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Category Archives: Generosity

Transforming lives through strategic stewardship

Book Review: A Disruptive Generosity: Stories of Transforming Cities Through Strategic Giving, by Mac Pier

A Disruptive Generosity: Stories of Transforming Cities Through Strategic Giving by Mac Pier is the follow up to his previous book, A Disruptive Gospel. In the first book, the author lays out the philosophy and strategy to using generosity to reach cities with the gospel. In this book, he tells stories of how it is taking place.

In this volume, the author weaves together three big ideas.

The first is God’s vision for the world as referenced in the book of Isaiah. Isaiah gives us the big picture of a God who comes to transform cities, who causes nations and nature to rejoice in him. Isaiah announces the coming of a Savior who will be the ultimate expression of the generosity of God in the gospel.

The second is that of movement. A spiritual movement is taking place when the Christian population is growing faster than the general population. A movement is taking place when the church is making an impact on the great social realities of a city or nation. A movement is taking place when Christian leaders are finding themselves in places of cultural influence.

The third big idea is that of a relational network, a movement of friendship.

The book contains 31 chapters in which the author interviews 40 leaders in 10 countries around the world who are using generosity for the sake of the gospel. While you can easily read the book in one sitting, you could also read one chapter a day over the course of a month and let the stories sink in. The interviews and stories are designed to encourage the reader to think of creative ways to use their own resources to help fuel the advance of the gospel.

Disclosure: I received this book free from Baker Books through the Baker Books Bloggers www.bakerbooks.com/bakerbooksbloggers program. The opinions I have expressed are my own, and I was not required to write a positive review.

 
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Posted by on August 9, 2017 in Books, Finances, Generosity, Quotes

 

Principles & Practices of Giving

I attend two pastors’ groups that meet on a monthly basis. At one of the recent gatherings, the topic turned to giving in the church. One of the men said he asked his treasurer for information on how many people in the church gave financially and how many gave a tithe.

Being curious myself, I asked our Financial Secretary at First Central Bible Church to do some research and give me the same type of information. Here’s what she shared with me. (She shared the numbers, but not the names.)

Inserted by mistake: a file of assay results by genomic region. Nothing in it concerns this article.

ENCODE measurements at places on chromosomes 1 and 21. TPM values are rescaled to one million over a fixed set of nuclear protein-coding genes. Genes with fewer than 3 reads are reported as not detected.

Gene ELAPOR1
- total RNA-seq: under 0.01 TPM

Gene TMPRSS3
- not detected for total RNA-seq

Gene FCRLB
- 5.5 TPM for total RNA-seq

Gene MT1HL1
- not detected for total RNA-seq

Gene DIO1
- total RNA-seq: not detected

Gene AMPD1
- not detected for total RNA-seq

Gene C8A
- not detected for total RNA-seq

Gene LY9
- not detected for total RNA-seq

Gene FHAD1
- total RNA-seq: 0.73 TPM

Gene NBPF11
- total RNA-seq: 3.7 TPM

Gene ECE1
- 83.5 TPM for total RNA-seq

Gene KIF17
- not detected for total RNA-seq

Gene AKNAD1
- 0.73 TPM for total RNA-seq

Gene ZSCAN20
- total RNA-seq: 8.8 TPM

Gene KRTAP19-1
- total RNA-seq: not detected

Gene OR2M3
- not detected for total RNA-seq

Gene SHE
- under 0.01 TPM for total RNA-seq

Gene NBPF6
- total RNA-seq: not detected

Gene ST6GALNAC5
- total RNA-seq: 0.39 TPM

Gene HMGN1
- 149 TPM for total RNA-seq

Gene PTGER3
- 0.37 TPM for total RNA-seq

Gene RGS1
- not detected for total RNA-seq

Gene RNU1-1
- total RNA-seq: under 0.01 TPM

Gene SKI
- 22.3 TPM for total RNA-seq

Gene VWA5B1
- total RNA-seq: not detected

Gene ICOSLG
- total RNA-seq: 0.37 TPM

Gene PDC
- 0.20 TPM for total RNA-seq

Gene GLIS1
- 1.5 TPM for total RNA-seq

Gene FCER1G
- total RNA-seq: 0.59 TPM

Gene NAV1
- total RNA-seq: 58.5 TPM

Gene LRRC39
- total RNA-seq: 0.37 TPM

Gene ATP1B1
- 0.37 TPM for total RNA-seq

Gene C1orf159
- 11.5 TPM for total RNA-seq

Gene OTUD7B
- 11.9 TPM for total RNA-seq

We currently have 194 members. Our average weekly attendance is 219 people.

We have 120 giving units. A giving unit may be an individual, a couple, or a family. A giving unit may be a member or a regular attender. Of the 120 giving units,

  • 2 gave $20K or more during 2016
  • 11 gave $10-20K
  • 15 gave $5-10K
  • 45 gave $1-5K
  • 47 gave less than $1K

The numbers reflect the Pareto Principle, that 80 percent of the work is done by 20 percent of the people, or in this case, 80 percent of the money is given by 20 percent of the people.

The results prompted Carol and I to talk about how much we give and where it goes. The bulk of our giving is to FCBC and a portion goes to support some missionaries we know.

The results also prompted me to review what Scripture says about money and generosity.

Biblical principles of giving

  • It all belongs to God (1 Chronicles 29:11-12)
  • We give back to God what he has given us (1 Chronicles 29:14-16)
  • We worship God with our first and best (Proverbs 3:9-10)
  • Promise—If we give, God will meet our needs (Proverbs 3:9‑10; Malachi 3:10-12; 2 Corinthians 9:6-15)
  • Sequence—We give to God first, then God meets our needs (Proverbs 3:9-10; Malachi 3:10-12; 2 Corinthians 9:6-15)
  • Challenge—Give generously and see what God does (Proverbs 3:9-10; Malachi 3:10-12; 2 Corinthians 9:6-15)
  • Rather than tithing (giving 10%), the New Testament teaches generosity (2 Corinthians 9:6-15)
  • While tithing may not be a requirement, it is a good guideline, since it was the pattern of godly people before the Law was given (Genesis 14:17-20; 28:10-22)
  • Our giving should be periodic, personal, planned, proportionate, and properly protected (1 Corinthians 16:1-4)